1903: Chicago’s Black Gambling World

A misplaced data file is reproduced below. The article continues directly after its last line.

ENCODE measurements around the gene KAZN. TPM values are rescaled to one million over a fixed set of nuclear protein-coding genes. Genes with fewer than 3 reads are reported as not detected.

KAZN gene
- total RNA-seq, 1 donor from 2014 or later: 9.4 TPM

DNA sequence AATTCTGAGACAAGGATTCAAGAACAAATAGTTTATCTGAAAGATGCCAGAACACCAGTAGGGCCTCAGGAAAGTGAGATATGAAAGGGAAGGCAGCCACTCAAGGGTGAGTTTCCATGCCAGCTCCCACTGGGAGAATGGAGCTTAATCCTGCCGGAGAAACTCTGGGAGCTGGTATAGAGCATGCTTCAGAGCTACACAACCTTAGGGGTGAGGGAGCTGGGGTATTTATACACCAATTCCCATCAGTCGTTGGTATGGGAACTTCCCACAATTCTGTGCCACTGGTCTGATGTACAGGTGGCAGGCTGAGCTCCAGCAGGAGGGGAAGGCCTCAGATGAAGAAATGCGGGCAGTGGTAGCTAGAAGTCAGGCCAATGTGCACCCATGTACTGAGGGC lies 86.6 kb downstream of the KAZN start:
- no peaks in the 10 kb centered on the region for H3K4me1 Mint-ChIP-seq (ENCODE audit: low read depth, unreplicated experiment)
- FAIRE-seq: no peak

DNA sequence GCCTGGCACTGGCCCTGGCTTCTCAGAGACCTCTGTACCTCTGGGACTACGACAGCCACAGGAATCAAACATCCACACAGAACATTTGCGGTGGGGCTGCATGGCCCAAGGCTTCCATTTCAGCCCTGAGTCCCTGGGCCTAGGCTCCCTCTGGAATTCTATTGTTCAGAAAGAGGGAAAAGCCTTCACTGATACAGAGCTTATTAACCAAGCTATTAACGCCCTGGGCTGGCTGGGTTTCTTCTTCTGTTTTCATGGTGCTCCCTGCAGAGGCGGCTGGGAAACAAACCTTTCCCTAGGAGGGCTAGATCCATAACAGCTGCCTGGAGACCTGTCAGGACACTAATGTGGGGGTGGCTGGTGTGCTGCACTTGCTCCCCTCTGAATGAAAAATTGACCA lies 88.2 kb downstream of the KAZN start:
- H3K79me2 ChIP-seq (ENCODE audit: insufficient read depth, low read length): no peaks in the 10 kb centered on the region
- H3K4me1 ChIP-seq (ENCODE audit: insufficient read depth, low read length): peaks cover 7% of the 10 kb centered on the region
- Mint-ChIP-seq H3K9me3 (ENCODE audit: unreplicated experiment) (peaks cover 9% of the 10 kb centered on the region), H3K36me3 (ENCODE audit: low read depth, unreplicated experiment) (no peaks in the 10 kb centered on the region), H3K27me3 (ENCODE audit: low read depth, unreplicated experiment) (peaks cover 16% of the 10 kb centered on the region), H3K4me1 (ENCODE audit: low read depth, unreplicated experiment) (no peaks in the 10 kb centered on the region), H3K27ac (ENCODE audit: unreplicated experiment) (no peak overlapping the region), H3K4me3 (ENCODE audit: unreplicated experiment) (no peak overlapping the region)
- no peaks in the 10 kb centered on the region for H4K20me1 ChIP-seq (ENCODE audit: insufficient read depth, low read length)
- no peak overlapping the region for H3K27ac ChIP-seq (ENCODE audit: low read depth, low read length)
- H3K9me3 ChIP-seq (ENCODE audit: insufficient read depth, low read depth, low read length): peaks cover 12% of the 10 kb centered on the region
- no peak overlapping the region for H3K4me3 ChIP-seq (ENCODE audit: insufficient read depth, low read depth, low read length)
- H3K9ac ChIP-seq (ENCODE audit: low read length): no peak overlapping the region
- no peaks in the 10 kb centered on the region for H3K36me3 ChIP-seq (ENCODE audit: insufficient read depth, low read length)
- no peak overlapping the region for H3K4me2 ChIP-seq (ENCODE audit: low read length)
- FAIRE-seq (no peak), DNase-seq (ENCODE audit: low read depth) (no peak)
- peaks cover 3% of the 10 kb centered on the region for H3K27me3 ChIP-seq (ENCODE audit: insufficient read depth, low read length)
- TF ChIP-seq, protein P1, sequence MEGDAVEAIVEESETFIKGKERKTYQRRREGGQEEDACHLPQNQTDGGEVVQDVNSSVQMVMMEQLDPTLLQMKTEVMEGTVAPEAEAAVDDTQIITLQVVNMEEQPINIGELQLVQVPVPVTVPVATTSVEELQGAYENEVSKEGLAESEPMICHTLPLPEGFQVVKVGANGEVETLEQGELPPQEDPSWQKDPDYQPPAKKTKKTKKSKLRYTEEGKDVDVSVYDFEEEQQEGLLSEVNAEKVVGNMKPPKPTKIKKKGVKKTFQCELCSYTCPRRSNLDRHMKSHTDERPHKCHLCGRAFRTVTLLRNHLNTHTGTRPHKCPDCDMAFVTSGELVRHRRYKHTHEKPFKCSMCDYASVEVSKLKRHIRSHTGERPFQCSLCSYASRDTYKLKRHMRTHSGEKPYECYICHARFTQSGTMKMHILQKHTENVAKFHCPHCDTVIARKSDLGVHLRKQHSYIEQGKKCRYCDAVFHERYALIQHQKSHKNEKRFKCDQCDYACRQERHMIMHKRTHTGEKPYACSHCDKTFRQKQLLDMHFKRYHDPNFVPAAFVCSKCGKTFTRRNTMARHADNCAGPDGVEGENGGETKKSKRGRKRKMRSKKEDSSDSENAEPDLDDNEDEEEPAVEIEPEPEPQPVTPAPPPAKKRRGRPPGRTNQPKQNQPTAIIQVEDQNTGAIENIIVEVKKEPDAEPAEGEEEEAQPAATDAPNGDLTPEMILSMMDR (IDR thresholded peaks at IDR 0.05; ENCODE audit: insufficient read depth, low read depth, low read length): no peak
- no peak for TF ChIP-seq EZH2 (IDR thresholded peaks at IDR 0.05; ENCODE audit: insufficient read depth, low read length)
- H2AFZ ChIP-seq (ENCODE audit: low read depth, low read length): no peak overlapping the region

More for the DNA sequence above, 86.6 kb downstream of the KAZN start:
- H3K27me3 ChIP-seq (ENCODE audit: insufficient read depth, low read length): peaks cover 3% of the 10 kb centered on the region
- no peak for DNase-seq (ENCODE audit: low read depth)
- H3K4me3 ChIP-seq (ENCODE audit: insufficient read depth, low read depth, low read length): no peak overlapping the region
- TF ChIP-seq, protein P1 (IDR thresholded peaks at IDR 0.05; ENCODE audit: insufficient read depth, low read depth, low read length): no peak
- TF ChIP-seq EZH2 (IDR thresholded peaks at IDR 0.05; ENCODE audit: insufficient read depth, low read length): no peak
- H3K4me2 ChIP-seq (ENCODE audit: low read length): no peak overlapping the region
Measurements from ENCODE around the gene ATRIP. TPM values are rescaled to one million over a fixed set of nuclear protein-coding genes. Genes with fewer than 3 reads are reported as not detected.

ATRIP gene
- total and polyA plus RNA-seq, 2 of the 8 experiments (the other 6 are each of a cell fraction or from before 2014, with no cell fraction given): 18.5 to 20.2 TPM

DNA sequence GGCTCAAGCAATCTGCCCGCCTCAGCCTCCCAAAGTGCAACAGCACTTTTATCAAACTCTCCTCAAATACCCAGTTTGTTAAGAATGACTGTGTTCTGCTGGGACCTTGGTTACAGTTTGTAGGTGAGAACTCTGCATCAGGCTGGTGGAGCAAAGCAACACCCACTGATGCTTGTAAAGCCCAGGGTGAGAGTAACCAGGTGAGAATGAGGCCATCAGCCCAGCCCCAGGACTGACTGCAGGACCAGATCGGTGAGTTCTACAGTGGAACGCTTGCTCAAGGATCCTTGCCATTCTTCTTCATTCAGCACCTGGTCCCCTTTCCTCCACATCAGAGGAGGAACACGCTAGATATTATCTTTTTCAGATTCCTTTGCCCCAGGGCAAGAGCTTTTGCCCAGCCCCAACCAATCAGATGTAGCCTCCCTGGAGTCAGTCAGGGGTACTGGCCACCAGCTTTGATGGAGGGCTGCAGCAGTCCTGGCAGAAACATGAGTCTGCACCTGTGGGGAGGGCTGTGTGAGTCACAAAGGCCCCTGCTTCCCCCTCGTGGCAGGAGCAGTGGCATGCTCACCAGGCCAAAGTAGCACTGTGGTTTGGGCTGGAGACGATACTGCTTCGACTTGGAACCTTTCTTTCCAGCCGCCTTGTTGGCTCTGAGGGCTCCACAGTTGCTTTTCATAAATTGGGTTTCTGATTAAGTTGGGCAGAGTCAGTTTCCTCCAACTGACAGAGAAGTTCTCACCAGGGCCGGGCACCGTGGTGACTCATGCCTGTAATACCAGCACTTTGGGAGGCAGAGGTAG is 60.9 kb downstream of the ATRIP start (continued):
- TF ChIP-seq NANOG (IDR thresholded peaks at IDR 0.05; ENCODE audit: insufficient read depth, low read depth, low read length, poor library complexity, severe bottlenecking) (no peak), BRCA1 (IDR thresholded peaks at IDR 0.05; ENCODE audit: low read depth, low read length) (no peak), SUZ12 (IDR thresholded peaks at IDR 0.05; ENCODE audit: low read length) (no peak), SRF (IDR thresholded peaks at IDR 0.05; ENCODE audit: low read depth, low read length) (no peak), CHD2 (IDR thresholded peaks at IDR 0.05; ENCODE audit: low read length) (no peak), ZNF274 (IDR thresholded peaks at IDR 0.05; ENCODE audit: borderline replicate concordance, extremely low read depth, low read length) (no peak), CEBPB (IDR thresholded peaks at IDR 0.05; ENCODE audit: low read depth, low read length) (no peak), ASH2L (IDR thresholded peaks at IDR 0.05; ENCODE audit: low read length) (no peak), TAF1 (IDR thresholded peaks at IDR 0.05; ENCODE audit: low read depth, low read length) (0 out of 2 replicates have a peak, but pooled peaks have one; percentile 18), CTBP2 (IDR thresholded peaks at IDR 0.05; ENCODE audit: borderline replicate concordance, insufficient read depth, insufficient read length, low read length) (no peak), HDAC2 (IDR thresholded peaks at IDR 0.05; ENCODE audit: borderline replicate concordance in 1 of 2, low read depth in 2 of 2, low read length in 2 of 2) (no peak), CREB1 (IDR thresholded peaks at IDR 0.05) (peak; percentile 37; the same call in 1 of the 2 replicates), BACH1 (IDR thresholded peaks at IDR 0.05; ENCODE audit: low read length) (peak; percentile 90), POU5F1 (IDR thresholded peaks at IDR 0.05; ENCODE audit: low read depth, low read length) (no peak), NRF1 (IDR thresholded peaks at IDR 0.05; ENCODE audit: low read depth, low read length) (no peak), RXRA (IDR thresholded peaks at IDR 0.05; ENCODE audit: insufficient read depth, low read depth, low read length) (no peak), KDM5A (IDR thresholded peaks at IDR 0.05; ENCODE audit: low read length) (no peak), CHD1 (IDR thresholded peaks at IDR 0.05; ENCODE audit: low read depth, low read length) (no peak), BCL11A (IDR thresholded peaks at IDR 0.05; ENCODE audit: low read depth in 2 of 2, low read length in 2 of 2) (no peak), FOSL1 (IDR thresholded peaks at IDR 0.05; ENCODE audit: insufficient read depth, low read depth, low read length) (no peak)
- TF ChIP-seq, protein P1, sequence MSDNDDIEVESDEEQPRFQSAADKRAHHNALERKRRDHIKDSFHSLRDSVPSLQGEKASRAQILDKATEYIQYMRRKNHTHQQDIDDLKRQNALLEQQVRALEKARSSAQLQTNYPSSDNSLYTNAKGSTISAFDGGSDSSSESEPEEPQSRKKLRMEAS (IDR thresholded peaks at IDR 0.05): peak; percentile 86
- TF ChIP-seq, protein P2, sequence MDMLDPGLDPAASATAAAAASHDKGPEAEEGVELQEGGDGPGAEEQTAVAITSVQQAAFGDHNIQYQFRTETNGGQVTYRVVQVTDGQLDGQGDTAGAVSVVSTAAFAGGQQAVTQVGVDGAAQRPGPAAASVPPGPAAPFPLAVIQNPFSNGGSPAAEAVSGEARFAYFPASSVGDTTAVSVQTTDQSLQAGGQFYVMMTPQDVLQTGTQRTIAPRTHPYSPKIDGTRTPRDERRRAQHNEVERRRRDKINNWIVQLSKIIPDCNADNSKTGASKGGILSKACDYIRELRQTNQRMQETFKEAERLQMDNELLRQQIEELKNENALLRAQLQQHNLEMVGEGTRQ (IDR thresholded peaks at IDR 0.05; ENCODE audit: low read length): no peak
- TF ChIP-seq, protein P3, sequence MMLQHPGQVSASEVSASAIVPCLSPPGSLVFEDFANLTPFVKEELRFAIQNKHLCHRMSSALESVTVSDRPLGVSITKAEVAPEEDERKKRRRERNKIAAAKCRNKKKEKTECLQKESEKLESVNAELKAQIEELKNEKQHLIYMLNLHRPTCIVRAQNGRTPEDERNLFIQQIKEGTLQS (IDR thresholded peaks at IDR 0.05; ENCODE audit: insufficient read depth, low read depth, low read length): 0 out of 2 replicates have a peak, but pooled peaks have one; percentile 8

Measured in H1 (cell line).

This prologue describes Chicago's black gambling world and three of its leading figures, focusing on major developments in 1903. It begins with a look at John “Mushmouth” Johnson, who operated a saloon and gambling den at 464 South State Street. Since around 1900, Johnson's most profitable operation had been the game of policy. Johnson wove a dense and seemingly impermeable tapestry of gambling, politics, protection, and graft. Each of Johnson's successive gambling houses catered to an interracial clientele—whites, blacks, and Asians. The discussion then turns to black gambler John Weston “Poney” Moore, who ran a hotel and saloon on Twenty-first Street, and Robert T. Motts. Motts turned his entrepreneurial talents from the interwoven world of gambling, protection, and politics to the project of racial community-building on Chicago's South Side. After the mayor launched an anti-gambling campaign that brought Motts's operations to public attention for the first time, Motts began planning to transform his saloon into a beer garden and vaudeville house.
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